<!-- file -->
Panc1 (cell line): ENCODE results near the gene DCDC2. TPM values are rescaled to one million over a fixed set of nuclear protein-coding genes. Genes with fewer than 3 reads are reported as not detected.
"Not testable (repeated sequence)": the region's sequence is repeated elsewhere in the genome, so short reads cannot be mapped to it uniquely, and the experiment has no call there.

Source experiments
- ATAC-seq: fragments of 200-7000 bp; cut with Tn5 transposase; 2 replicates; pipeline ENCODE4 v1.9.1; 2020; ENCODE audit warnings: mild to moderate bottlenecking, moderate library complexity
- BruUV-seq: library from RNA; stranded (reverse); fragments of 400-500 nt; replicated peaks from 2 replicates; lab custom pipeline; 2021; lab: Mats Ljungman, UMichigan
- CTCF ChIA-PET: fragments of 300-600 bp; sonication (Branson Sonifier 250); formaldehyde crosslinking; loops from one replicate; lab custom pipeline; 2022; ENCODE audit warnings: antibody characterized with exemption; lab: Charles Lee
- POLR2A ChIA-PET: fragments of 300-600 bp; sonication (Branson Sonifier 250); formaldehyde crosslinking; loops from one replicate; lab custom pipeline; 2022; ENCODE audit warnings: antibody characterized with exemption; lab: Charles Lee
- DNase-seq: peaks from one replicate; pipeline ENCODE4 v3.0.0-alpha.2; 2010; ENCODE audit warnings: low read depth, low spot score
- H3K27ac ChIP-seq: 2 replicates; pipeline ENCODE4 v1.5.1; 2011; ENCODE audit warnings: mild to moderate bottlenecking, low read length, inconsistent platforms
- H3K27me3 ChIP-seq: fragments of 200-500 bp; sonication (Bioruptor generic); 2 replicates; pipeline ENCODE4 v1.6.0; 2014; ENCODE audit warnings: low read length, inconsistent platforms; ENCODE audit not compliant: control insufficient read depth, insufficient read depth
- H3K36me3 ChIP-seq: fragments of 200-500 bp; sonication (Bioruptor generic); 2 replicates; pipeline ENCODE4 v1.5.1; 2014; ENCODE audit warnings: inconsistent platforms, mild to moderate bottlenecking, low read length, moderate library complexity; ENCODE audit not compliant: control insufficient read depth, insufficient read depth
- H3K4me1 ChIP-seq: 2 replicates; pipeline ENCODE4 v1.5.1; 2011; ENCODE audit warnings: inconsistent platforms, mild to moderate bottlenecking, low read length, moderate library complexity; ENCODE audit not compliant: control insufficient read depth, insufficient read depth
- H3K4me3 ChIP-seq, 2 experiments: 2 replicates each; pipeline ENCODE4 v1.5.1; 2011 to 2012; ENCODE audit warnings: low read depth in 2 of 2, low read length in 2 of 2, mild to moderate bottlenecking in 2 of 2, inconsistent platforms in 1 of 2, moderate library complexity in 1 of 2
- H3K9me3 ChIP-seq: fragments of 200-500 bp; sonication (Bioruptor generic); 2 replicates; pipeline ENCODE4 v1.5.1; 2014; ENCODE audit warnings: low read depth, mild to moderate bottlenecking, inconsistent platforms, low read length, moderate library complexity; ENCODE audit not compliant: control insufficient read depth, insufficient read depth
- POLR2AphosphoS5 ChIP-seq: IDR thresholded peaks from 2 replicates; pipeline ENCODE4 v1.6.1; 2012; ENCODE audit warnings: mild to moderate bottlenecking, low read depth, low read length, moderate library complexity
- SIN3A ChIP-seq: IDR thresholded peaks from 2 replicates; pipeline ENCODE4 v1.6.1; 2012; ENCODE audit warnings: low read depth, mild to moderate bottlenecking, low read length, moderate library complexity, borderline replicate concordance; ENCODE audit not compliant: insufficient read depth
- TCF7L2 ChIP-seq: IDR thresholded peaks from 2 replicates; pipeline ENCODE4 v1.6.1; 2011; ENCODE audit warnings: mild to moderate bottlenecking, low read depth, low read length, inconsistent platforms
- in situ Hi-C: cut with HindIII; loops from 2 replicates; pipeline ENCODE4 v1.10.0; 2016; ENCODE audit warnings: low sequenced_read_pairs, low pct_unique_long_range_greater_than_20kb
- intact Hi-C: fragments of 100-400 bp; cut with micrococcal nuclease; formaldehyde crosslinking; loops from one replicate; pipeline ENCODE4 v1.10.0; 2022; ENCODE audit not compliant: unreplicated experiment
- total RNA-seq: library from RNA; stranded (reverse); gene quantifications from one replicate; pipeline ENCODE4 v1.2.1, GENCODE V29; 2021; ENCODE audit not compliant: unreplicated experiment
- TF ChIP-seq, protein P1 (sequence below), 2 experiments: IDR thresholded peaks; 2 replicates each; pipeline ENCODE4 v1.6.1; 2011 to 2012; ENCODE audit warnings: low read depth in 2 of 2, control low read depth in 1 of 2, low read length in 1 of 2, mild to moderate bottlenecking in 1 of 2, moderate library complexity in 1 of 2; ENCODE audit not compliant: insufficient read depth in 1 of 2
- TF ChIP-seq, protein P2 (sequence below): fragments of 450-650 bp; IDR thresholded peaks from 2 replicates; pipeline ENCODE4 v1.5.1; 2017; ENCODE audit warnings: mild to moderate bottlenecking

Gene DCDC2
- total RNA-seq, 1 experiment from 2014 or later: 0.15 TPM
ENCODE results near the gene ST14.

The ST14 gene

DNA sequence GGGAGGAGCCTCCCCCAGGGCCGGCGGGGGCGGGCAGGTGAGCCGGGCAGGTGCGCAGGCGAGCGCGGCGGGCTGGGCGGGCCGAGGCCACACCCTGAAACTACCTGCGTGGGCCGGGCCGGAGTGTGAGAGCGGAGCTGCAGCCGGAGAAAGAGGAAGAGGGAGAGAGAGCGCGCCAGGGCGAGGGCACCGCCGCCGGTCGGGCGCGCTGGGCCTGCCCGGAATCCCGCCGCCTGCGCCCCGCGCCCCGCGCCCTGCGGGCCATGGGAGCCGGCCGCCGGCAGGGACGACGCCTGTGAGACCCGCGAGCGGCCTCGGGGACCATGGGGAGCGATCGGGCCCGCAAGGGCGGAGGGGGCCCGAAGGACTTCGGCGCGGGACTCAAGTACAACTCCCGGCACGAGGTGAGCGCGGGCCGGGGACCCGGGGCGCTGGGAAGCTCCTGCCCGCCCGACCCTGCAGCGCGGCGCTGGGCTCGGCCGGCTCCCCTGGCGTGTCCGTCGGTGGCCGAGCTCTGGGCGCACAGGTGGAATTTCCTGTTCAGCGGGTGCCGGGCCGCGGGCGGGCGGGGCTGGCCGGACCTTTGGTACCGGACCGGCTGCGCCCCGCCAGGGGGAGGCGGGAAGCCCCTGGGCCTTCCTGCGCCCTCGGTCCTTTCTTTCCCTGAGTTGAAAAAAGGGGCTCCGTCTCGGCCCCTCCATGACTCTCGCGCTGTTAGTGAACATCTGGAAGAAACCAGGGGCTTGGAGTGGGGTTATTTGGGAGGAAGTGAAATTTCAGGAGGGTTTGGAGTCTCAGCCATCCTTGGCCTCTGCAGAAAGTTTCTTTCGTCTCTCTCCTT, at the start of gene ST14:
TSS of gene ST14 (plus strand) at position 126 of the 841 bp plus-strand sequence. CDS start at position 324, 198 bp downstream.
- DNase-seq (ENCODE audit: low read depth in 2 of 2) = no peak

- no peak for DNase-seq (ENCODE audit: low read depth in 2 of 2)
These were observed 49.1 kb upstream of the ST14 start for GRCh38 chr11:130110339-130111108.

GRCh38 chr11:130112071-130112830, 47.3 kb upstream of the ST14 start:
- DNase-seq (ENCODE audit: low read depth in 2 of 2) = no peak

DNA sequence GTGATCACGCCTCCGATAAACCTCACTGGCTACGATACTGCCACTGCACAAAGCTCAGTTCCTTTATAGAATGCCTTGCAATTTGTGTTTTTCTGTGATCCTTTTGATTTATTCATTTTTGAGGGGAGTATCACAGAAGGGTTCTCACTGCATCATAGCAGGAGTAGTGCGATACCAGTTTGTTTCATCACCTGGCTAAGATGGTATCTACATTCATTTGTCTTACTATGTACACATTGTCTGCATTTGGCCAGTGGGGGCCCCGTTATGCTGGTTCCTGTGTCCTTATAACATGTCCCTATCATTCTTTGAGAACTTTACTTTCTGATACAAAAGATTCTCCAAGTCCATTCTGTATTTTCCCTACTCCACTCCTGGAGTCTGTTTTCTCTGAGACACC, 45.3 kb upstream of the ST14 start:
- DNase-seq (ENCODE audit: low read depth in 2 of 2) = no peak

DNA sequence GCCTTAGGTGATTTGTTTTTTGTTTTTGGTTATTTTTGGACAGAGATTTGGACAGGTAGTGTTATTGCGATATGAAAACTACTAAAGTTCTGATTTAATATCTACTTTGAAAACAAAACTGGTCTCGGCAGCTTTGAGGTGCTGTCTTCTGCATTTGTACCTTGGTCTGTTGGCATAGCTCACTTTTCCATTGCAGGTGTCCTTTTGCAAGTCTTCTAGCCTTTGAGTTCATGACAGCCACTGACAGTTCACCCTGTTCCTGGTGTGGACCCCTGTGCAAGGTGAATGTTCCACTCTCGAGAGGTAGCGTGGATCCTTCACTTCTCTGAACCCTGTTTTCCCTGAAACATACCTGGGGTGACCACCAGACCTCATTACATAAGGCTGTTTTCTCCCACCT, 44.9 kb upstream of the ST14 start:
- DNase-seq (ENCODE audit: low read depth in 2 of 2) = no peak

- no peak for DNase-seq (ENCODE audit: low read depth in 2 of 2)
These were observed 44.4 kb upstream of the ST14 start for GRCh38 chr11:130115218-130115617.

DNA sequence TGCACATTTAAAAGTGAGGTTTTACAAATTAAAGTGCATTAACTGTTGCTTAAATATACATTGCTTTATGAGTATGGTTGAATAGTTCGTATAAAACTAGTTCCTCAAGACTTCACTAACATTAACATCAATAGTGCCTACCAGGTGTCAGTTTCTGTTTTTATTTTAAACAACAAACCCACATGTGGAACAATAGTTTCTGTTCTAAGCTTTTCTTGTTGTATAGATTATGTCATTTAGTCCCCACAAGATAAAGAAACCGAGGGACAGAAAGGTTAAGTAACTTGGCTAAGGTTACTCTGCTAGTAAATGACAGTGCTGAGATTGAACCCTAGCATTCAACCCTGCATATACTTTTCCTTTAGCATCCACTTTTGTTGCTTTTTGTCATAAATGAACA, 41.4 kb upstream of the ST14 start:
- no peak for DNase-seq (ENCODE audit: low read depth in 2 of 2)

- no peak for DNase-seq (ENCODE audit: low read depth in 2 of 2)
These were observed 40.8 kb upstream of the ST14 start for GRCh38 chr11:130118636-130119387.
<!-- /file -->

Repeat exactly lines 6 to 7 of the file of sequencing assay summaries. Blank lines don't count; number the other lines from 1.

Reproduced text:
- CTCF ChIA-PET: fragments of 300-600 bp; sonication (Branson Sonifier 250); formaldehyde crosslinking; loops from one replicate; lab custom pipeline; 2022; ENCODE audit warnings: antibody characterized with exemption; lab: Charles Lee
- POLR2A ChIA-PET: fragments of 300-600 bp; sonication (Branson Sonifier 250); formaldehyde crosslinking; loops from one replicate; lab custom pipeline; 2022; ENCODE audit warnings: antibody characterized with exemption; lab: Charles Lee